Health or family.
That’s the usual excuse a beleaguered politician gives when he is forced to bow out of office.
In March 2005 then Chief Executive Tung Chee-hwa said the “acute leg pain” he had been long suffering deteriorated and so he must seek an early retirement.
That happened not too long after mainland cadres gave him a public dressing-down for poor governance.
When the incumbent leader Leung Chun-ying, Tung’s protégé, dropped the bombshell last Friday that he would choose to remain on the sidelines in next year’s CE race, he cited “family reasons”.
“I must protect my family,” Leung declared solemnly.
That’s another setback for Beijing.
Party patriarch Deng Xiaoping, who conceived “one country, two systems”, once proclaimed that “Chinese can govern Hong Kong as well as Brits, if not better”.
But none of the three leaders in the two decades post-handover had the luck to finish two full terms with their reputation intact.
In the 2012 race, observers believe Xi Jinping heeded Tung’s advice and signaled his preference for Leung in a last-minute reversal.
His choice bewildered not a few members in the election committee but still Beijing’s yesmen hastily ditched Henry Tang in favor of Leung.
Given that Leung was enthusiastically paying district visits and talking up his lofty new visions a day before his shocking announcement, it won’t be too far-fetched to suspect that he himself, too, had been kept in the dark.
The no-ifs-or-buts veto from Zhongnanhai apparently came as a shock to him as it did to Hong Kong people.
By not granting Leung a second term Xi has obliquely admitted his misstep four years ago, though he is doing so under the pretext of Leung’s sudden outpouring of care for his wife and children.
Hong Kong’s political circus has just had its most dramatic show in years.
Now that CY Leung has dropped out, even the most politically apathetic Hongkongers are now speculating on why Beijing has ditched its trusted henchman.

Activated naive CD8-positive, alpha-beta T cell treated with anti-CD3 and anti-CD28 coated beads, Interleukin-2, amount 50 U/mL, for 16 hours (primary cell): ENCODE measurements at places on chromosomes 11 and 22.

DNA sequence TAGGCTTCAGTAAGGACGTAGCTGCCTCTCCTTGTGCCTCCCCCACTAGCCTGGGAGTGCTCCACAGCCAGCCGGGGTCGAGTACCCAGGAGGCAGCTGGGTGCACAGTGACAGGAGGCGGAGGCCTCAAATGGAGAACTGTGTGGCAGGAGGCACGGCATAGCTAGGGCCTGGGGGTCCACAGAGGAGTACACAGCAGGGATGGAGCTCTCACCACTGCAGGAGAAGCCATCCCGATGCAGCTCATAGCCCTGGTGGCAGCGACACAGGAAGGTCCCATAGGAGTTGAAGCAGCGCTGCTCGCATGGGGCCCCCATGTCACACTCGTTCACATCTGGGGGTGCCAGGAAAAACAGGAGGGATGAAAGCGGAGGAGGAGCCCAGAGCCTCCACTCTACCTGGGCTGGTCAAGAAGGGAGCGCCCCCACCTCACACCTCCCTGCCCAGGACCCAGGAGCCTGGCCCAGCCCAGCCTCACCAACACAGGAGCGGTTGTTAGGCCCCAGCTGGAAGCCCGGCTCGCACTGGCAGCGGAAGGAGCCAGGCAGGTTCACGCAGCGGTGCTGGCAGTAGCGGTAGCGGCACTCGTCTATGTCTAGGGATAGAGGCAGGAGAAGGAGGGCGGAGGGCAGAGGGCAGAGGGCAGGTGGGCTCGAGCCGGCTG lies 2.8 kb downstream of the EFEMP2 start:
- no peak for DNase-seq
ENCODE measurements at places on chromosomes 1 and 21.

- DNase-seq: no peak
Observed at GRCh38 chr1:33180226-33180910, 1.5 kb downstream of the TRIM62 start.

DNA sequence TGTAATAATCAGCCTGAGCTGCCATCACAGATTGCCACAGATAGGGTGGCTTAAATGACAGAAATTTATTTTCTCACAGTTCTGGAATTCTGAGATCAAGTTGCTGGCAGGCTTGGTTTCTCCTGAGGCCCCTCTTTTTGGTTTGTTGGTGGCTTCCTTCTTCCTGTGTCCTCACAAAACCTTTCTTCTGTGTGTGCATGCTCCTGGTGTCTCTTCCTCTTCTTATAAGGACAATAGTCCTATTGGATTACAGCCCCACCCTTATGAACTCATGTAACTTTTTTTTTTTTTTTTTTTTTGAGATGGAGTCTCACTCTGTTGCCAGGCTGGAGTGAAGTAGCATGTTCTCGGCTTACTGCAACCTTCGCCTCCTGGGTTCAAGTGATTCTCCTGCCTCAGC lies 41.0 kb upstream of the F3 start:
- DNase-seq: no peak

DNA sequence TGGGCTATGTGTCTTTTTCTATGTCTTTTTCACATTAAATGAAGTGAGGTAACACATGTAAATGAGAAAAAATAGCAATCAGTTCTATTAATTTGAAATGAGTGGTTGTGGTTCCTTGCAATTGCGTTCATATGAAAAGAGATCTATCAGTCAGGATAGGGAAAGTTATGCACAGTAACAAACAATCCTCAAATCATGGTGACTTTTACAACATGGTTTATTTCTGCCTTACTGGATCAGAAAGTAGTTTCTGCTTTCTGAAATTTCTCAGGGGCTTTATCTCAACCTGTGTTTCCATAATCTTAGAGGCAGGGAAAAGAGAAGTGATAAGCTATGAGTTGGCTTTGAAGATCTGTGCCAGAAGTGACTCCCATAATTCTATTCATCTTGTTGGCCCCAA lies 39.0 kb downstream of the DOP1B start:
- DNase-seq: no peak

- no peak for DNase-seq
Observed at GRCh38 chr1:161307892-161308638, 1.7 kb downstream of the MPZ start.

Hongkongers, be careful what you wish for, it just might come true. And it did.
Some see Beijing’s surprising move as a reconciliatory one, after four years of stubborn tenacity in governance has fermented more troubles.
Still, there will be questions aplenty about the shape of things to come.
We don’t have a crystal ball for that, but we suggest two scenarios.
An old regime with a new CE
The first is “new CE, old regime”.
Beijing wants a new figure, a “Leung Chun-ying 2.0” who is better in the popularity stakes, but all the heavy-handedness will remain.
Stifling of freedoms and purges of the opposition can be achieved without provoking too much outrage if the entire administration is no longer led by a “cunning wolf” but by a “smiling tiger”.
If that is the case, then it’s good news for Chief Secretary Carrie Lam, who has already had a swift U-turn about her political career: she told media that it behooves her to “reconsider” her retirement decision since the circumstances have changed and her boss has decided to retire.
Being Leung’s deputy, Lam can easily inherit his election base while also garnering support from the civil servants. She also commands substantial following from the labor and welfare sectors.
She has also proven her ability to press ahead with highly controversial policies while somehow maintaining decent popularity ratings: her score stood at 53.2 in the latest University of Hong Kong survey. (Leung’s support rating, 35, continues to hover below the warning line of 45.)